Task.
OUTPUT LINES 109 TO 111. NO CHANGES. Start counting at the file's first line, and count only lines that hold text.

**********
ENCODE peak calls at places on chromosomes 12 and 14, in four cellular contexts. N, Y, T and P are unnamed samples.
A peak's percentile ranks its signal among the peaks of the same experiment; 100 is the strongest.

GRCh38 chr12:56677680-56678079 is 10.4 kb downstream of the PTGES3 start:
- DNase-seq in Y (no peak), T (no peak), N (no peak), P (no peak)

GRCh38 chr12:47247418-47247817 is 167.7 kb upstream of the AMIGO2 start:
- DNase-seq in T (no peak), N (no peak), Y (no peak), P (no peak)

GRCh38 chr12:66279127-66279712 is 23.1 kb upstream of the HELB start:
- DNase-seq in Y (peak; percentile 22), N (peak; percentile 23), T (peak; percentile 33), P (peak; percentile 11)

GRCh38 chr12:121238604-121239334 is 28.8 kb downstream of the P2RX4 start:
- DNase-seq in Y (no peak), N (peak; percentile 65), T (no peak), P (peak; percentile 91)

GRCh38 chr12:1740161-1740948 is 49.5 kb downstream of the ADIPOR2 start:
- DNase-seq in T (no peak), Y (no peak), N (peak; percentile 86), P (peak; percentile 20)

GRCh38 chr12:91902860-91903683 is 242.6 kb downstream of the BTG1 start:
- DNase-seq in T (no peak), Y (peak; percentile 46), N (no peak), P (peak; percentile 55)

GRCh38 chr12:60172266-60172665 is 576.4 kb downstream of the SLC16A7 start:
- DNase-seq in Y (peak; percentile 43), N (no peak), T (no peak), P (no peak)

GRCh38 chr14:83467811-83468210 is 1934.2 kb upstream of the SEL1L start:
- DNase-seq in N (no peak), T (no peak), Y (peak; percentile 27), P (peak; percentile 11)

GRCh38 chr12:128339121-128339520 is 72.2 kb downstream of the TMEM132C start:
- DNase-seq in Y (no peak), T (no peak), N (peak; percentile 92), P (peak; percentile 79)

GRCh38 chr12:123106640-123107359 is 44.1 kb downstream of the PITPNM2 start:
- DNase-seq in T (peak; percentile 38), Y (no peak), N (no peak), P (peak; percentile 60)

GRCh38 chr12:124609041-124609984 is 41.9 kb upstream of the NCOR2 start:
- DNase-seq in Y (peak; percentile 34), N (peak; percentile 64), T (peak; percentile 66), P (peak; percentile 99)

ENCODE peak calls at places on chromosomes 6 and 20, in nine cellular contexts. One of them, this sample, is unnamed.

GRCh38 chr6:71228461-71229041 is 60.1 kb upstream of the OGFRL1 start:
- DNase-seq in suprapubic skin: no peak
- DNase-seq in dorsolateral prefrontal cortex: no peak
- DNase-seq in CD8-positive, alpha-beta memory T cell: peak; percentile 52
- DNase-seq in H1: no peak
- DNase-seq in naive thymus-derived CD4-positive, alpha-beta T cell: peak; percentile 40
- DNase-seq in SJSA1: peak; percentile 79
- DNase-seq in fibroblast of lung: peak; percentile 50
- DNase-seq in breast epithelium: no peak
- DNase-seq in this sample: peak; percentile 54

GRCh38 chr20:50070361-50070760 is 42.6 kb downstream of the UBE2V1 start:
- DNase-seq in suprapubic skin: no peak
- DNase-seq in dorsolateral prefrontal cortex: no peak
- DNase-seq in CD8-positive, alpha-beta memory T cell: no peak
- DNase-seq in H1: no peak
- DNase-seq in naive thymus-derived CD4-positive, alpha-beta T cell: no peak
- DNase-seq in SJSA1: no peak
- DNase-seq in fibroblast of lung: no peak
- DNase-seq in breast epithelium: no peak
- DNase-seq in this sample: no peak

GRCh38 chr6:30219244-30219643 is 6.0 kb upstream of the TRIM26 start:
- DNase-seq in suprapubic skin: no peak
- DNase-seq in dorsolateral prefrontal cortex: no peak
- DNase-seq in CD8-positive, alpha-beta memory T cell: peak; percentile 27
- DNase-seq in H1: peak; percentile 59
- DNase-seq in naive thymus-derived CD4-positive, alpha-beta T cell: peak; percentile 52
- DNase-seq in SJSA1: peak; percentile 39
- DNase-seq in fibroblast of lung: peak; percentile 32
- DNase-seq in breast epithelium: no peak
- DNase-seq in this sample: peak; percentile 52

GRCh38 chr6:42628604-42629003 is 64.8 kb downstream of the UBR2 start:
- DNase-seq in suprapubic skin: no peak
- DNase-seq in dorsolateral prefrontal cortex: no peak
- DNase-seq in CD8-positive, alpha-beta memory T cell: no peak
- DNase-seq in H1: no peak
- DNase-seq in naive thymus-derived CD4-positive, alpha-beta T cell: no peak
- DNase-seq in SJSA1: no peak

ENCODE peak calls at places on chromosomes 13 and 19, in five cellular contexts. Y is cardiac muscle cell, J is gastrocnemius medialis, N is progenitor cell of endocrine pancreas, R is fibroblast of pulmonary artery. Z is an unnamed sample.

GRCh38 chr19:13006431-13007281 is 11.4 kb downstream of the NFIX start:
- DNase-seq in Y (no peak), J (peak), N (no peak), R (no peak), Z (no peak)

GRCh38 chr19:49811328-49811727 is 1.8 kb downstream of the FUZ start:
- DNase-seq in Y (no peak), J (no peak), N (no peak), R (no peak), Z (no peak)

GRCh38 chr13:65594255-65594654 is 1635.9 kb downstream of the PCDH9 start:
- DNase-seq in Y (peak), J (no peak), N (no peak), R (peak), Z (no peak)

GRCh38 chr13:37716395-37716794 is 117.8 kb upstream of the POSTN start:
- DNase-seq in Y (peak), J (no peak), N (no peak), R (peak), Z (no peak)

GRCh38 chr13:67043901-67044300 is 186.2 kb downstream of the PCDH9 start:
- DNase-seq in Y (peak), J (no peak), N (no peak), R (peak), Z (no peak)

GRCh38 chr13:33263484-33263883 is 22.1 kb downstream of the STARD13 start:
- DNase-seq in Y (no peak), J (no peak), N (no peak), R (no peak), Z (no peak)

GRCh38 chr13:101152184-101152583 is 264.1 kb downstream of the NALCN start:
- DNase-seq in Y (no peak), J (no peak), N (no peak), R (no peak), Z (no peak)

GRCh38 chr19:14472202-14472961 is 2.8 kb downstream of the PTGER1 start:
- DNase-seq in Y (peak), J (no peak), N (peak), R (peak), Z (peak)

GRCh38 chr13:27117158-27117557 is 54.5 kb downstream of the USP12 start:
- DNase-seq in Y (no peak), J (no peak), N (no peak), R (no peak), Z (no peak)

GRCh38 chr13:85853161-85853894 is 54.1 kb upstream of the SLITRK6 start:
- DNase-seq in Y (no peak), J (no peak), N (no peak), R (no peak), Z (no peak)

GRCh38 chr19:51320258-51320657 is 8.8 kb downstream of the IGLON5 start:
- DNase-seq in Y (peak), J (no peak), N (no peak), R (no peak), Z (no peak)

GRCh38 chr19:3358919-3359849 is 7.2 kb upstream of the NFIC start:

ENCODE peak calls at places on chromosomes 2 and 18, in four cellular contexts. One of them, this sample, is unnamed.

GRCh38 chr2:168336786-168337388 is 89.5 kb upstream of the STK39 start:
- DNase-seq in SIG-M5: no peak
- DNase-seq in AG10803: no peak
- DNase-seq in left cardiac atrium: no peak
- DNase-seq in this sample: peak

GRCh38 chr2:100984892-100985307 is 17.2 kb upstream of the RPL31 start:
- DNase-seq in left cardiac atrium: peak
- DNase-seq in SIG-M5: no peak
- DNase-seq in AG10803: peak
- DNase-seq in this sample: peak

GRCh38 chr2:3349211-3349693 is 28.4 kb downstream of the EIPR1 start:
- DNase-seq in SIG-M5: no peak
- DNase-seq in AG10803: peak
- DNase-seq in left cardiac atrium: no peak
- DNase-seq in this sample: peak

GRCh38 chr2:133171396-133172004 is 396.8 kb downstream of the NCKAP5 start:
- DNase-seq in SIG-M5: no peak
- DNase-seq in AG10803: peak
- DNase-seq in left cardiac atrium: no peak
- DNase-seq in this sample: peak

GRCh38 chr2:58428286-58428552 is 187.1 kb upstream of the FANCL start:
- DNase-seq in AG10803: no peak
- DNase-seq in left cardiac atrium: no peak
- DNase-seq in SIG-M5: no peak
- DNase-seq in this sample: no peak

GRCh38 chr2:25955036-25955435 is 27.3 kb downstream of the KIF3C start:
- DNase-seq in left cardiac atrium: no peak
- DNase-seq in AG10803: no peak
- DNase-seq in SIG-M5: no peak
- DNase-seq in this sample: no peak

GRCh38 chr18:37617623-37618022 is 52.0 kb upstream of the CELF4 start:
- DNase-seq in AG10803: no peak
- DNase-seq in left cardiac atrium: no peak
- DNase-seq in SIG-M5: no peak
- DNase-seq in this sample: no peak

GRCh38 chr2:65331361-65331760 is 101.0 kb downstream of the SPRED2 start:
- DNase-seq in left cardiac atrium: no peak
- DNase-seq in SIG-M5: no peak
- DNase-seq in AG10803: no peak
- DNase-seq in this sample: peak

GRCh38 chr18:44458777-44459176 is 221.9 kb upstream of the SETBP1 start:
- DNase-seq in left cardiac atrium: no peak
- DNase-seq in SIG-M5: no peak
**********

- DNase-seq in AG10803: no peak
- DNase-seq in left cardiac atrium: no peak
- DNase-seq in SIG-M5: no peak